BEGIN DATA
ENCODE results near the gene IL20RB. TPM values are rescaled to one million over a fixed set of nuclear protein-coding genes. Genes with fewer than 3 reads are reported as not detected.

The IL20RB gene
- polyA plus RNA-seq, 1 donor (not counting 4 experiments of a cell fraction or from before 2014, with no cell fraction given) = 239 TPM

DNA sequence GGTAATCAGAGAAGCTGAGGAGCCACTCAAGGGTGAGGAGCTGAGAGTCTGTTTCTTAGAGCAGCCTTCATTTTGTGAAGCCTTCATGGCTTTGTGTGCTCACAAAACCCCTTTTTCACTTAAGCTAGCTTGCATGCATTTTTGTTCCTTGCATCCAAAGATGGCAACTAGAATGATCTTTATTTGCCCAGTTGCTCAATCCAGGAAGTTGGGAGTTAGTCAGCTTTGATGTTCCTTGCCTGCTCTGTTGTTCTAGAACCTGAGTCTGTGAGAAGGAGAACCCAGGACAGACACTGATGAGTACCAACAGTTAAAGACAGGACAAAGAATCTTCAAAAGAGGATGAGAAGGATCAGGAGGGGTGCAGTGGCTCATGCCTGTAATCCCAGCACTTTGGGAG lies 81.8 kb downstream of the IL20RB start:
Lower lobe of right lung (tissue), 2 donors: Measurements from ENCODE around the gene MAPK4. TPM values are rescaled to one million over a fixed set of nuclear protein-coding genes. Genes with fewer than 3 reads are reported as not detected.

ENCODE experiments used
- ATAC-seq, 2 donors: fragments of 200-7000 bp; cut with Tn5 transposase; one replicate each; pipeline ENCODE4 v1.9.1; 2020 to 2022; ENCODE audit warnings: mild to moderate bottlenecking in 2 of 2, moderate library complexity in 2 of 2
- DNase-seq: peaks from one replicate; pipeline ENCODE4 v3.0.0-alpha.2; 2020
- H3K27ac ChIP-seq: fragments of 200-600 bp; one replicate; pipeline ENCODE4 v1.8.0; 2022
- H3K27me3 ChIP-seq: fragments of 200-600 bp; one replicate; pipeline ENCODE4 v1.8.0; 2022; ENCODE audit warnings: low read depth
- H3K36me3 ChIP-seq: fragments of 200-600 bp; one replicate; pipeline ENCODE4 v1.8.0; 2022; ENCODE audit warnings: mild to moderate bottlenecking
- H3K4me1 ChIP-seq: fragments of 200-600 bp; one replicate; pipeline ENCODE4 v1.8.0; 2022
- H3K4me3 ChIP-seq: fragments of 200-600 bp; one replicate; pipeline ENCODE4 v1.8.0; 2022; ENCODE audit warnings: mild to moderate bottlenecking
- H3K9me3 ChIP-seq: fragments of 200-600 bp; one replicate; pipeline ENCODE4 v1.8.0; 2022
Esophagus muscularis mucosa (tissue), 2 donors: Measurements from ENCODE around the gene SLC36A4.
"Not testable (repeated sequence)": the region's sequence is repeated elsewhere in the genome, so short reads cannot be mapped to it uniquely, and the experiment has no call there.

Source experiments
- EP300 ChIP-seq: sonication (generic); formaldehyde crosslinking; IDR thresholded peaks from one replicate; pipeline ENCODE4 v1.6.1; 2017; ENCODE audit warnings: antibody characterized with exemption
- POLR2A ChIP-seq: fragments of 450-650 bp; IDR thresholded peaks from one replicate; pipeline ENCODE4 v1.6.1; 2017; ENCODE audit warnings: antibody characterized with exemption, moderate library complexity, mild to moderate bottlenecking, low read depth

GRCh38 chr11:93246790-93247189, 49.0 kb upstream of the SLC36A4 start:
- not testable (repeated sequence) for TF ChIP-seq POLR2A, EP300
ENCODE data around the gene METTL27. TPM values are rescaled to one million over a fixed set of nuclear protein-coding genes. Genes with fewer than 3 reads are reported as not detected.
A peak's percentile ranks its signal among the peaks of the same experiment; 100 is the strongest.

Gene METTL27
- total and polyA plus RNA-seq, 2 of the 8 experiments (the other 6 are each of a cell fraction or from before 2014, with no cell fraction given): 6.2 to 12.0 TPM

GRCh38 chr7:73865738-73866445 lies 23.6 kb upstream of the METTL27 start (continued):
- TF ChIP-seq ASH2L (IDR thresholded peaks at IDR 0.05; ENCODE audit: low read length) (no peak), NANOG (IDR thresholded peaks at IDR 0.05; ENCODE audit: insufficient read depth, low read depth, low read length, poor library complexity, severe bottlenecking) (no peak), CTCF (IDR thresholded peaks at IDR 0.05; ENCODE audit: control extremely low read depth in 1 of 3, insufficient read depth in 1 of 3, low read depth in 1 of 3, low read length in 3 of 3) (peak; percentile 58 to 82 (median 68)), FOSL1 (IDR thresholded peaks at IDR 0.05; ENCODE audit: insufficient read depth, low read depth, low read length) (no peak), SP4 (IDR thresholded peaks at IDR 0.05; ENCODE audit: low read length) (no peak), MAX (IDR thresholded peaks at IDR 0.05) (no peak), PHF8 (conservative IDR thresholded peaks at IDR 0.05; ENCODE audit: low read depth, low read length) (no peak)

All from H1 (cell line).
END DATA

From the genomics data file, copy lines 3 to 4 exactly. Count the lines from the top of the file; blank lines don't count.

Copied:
- polyA plus RNA-seq, 1 donor (not counting 4 experiments of a cell fraction or from before 2014, with no cell fraction given) = 239 TPM

DNA sequence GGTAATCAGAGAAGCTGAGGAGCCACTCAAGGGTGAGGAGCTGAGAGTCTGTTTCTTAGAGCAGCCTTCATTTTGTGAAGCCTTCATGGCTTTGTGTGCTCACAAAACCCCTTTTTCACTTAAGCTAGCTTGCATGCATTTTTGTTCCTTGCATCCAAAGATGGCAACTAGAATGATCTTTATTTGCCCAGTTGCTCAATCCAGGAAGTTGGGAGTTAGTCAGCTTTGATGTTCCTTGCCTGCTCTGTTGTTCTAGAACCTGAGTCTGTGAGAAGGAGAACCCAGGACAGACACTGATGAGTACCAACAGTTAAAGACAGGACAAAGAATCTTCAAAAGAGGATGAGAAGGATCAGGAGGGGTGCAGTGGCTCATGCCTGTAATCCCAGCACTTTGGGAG lies 81.8 kb downstream of the IL20RB start: